Total federal grants to undergraduate students increased from $20.6 billion (in 2015 dollars) in 2005-06 to $41.7 billion in 2015-16, after peaking at $51.9 billion in 2010-11. Total federal loans to undergraduates increased by 25% between 2005-06 and 2015-16, growing by 62% over the first five years, but declining by 23% between 2010-11 and 2015-16. (“Trends in Student Aid 2016” 3)

It’s obvious that federal grants are increasing in order to keep more and more students in college and debt-free. The federal government knows the importance of education, so puts money into grants. This is a good calling for current college students. For people who are in debt, they can pay off their borrowing by following federal government’s guidelines. It depends on personal decisions, but paying off college fully is not impossible anymore.

There are people who work and study at the same time through federal programs. The work program is called Federal Work-Study(FWS). This program helps students to find a part-time job and receive wages that are not less than the minimum wage. Students have to be employed by

The institution itself; a federal, state, or local public agency; a private nonprofit organization; or a private for-profit organization. Institutions must use at least 7 percent of their Work- Study allocation to support students working in community service jobs, including: reading tutors for preschool age or elementary school children; mathematics tutors for students enrolled in elementary school through ninth grade; literacy tutors in a family literacy project performing family literacy activities; or emergency preparedness and response. (“Federal” 1).

The federal work study program benefits both government and students. The federal government uses college students’ knowledge to develop economy, discover new technology, build infrastructures, and students can be employed by formal jobs in order to pay their college. That’s a win-win.

Most families will contribute a large portion of tuition for college. Middle-Upper class families tend to send their kids to private institutions. They usually have already prepared college money for their kids. They can afford approximately 39% of their kids’ tuition while parents of public college students’ parents usually can afford only 16% (“Trends in College Pricing 2016” 22-23). Parents from low-income families are concerned about the fairness in education resources. They also want to send their kids to an affordable institution that can change their kids’ life and eventually edge them into upper society. It is a new reason it is hard to choose a college for parents and students who can afford a nice public university but not a private college.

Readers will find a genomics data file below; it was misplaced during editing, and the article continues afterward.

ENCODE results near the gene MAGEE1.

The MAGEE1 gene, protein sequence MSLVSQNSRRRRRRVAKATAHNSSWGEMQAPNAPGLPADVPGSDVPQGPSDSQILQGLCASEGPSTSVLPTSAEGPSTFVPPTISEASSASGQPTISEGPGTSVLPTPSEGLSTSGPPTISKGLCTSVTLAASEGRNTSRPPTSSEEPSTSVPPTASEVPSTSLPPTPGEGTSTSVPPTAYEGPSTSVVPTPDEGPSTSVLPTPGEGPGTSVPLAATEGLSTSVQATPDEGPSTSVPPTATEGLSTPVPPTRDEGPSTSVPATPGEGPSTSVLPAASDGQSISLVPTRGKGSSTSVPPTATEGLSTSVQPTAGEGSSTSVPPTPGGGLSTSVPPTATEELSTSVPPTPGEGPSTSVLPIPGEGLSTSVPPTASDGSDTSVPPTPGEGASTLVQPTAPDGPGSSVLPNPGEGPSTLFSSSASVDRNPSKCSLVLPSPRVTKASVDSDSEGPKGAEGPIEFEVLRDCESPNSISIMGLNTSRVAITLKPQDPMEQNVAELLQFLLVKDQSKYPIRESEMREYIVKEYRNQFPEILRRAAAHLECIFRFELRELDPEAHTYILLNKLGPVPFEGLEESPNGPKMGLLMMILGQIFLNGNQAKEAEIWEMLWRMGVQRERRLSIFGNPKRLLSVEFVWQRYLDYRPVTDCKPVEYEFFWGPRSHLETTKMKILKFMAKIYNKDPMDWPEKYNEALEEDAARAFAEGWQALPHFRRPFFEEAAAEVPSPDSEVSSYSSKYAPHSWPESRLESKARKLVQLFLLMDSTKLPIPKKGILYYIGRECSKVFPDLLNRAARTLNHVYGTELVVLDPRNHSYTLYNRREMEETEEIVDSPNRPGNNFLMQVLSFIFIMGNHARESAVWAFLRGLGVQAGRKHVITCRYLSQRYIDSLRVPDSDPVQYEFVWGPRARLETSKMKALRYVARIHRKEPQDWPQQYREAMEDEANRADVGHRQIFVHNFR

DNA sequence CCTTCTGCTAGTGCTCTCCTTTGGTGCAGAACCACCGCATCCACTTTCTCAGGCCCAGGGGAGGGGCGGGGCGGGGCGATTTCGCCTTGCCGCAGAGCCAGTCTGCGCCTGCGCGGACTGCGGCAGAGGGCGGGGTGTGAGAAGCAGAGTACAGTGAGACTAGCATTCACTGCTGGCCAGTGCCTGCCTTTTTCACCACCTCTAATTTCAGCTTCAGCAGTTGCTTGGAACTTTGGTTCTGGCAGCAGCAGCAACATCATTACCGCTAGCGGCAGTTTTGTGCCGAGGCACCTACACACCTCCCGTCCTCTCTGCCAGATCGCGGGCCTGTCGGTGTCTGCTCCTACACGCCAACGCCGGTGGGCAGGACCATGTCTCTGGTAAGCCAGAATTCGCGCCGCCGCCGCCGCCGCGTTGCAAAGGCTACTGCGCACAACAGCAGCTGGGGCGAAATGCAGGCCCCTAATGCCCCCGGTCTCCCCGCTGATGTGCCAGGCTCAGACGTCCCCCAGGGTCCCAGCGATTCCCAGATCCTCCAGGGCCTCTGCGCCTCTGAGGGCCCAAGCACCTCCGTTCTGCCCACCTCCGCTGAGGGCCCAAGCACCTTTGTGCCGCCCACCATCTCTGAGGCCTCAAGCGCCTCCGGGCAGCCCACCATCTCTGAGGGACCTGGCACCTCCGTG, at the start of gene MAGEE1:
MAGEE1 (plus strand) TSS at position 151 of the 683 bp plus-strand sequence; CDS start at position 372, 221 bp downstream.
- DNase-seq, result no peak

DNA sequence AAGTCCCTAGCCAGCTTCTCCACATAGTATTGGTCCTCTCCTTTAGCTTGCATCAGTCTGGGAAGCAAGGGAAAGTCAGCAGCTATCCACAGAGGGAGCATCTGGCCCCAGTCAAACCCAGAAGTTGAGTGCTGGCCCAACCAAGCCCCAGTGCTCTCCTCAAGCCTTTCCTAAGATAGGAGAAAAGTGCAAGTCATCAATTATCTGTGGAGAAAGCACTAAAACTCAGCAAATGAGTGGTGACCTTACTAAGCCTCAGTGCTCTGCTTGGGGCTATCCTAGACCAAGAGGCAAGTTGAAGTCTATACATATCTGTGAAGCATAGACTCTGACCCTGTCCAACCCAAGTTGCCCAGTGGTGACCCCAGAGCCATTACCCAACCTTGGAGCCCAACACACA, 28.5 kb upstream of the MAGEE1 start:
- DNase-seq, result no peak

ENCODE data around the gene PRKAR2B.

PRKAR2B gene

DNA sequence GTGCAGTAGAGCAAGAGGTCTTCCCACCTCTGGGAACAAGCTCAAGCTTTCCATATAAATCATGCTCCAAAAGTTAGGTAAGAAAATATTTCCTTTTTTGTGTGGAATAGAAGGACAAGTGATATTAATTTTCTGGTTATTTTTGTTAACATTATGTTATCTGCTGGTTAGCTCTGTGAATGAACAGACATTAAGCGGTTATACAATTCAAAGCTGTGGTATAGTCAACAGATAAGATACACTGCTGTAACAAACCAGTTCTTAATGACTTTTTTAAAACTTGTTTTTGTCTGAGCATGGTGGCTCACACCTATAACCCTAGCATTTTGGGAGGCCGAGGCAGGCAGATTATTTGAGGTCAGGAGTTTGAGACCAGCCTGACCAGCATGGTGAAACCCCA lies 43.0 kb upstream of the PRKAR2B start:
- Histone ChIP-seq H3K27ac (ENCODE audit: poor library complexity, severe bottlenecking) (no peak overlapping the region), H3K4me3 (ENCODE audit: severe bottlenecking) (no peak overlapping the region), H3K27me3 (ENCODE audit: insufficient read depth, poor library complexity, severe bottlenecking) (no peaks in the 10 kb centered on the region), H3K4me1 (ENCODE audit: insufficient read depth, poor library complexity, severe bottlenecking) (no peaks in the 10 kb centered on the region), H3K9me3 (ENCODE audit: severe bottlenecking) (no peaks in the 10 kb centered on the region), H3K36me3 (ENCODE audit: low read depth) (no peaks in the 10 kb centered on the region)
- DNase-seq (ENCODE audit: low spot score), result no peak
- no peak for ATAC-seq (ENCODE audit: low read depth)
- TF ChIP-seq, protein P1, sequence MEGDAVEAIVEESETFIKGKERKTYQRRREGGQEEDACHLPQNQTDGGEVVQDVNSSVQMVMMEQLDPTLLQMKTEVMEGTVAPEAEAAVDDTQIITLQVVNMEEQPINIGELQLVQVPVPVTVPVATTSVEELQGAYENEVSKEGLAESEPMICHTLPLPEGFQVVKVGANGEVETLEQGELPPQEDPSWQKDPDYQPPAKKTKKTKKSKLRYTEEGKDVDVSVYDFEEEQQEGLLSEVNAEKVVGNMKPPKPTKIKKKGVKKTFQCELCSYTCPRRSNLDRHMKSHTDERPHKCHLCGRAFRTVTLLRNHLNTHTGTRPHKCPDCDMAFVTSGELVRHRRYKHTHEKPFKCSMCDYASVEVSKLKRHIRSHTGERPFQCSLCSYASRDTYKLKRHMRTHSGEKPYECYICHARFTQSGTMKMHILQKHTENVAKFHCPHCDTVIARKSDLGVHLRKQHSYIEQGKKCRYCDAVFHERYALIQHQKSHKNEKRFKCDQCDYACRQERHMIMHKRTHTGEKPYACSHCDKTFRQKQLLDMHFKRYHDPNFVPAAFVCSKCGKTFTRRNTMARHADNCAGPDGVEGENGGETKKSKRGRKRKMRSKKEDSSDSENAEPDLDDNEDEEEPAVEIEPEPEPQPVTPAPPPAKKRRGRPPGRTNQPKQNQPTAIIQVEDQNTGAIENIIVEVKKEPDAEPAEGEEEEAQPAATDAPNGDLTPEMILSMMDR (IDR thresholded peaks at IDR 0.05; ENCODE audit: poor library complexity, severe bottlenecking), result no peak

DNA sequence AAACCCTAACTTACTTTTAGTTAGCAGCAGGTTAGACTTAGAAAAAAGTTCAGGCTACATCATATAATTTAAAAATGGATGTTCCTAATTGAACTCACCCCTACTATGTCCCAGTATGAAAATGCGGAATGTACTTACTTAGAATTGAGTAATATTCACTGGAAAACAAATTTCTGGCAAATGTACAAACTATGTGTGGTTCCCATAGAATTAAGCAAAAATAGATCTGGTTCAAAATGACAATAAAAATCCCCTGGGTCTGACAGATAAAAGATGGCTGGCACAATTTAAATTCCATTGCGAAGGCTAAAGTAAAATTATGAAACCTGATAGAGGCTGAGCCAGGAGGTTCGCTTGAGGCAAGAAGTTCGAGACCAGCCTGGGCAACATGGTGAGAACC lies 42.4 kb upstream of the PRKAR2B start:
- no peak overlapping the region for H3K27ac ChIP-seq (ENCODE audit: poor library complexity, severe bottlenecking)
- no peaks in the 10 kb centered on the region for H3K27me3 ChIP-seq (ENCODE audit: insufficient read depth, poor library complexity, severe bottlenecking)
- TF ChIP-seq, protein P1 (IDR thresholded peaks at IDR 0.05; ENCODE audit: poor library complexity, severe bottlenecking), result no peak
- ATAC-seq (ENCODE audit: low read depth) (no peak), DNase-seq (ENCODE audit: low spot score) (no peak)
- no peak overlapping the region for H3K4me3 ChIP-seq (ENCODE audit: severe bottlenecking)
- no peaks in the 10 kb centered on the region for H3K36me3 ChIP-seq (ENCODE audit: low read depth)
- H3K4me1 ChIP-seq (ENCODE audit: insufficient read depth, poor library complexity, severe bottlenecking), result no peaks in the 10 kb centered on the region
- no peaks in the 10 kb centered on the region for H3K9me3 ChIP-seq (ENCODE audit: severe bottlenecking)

Family support, government grants, scholarship, there are so many ways students can pay for their college. Will their pay-off cover their investment?

Higher education not only benefits individuals but also the whole society. Recent data shows that the education level of individuals changed from ruling by people who did not finish high school or even did not attend any school to having more and more graduated Bachelors. (Ma 14). These people are changing the world, they are helping this world with high-technology. They are turning U.S. economy from labor-based economy into knowledge-based economy.

Most of the graduated adults believe that they can make more money if they can finish a four-year college. Is it true? “In 2015, median earnings of bachelor’s degree recipients with no advanced degree working full time were $24,600 (67%) higher than those of high school graduates. Bachelor’s degree recipients paid an estimated $6,900 (91%) more in taxes and took home $17,700 (61%) more in after-tax income than high school graduates” (Ma 17). From big data, it is clear and certain that people will earn more if they obtain a higher diploma. If someone wants to attend University of Nebraska-Lincoln for four years, he/she is going to pay $85,240 total. Based on the average after-tax income, he/she can earn his/her tuition back in at least three years. On the contrast, people who do not have a High School Diploma cannot even make as half as much bachelors’ earning. But this problem is far more complicated. College students can work part-time jobs but they will lose four years chance to make money in labor force. “The median four-year college graduate who enrolls at age 18 and graduates in four years can expect to earn enough relative to the median high school graduate by age 34 to compensate for being out of the labor force for four years and for paying the full tuition and fees and books and supplies without any grant aid.” (Ma 18). Attending college actually slows down students’ capital accumulation process. They spend more time and money on education for at least 2 years without making huge profit.